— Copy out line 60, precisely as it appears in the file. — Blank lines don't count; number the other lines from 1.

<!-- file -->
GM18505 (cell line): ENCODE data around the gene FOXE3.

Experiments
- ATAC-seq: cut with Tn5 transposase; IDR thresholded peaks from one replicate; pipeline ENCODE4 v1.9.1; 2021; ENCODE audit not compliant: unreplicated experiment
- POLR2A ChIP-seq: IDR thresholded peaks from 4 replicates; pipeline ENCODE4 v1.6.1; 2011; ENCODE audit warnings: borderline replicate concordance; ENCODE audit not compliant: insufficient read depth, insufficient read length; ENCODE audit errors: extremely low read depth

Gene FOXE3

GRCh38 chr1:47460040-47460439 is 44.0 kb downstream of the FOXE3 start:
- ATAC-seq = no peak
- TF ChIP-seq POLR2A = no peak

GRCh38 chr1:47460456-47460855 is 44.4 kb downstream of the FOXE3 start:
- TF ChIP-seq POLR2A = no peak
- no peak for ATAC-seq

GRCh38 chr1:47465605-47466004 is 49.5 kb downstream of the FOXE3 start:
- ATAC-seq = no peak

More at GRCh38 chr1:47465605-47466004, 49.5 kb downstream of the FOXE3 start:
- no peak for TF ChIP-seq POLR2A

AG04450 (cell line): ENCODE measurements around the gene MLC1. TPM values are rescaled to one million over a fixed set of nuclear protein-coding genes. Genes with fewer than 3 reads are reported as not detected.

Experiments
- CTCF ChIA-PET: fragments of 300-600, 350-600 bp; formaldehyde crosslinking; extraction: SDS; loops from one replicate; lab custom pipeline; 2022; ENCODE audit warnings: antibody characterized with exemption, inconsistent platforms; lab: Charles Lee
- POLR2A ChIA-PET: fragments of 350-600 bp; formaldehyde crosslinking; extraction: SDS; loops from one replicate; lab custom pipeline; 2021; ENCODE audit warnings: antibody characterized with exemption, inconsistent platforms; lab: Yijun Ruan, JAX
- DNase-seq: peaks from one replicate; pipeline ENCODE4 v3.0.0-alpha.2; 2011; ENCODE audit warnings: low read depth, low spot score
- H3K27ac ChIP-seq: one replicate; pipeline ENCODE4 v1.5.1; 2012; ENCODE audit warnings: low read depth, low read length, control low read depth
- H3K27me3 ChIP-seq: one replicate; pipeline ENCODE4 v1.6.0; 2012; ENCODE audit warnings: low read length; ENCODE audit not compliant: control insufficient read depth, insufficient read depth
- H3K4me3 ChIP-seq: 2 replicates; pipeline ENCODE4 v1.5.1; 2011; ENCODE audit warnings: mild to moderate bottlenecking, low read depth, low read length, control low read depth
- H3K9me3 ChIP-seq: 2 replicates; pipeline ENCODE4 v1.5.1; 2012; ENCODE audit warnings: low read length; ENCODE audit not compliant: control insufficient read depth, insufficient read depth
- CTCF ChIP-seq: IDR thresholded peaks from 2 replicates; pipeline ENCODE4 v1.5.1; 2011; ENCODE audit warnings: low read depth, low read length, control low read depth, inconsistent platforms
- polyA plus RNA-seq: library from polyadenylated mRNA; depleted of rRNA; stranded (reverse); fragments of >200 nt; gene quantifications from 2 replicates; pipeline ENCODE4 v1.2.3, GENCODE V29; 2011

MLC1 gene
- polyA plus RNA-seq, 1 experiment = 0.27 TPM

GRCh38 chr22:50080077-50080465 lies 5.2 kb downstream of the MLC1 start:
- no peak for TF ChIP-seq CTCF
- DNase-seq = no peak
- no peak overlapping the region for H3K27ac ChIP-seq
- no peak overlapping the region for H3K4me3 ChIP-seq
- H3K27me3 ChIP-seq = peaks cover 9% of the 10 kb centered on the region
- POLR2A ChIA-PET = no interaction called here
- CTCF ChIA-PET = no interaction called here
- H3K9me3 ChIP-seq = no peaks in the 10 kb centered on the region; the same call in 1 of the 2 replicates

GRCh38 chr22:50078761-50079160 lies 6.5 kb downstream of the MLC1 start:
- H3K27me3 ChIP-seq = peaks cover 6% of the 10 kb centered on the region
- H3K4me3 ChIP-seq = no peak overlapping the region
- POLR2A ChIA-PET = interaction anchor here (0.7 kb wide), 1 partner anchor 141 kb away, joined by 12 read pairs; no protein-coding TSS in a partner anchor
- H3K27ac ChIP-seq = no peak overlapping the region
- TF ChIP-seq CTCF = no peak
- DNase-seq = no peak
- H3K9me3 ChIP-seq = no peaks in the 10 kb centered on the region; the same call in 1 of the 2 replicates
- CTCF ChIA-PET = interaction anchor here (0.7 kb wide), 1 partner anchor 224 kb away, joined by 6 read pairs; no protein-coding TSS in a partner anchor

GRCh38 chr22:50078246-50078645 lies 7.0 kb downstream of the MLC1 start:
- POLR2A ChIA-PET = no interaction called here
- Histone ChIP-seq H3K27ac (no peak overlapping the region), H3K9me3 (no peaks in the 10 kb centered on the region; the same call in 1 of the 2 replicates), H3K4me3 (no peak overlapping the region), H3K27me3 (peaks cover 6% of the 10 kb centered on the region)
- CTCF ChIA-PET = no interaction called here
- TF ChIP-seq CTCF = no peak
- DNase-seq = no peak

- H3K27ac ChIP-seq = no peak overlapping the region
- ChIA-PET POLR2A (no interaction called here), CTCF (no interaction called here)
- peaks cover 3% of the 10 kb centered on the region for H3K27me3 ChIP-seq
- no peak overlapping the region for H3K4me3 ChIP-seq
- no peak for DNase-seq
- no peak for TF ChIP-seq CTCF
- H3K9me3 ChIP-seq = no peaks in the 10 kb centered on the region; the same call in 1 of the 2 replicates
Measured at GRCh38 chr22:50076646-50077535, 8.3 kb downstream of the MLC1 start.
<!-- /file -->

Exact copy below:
Measured at GRCh38 chr22:50076646-50077535, 8.3 kb downstream of the MLC1 start.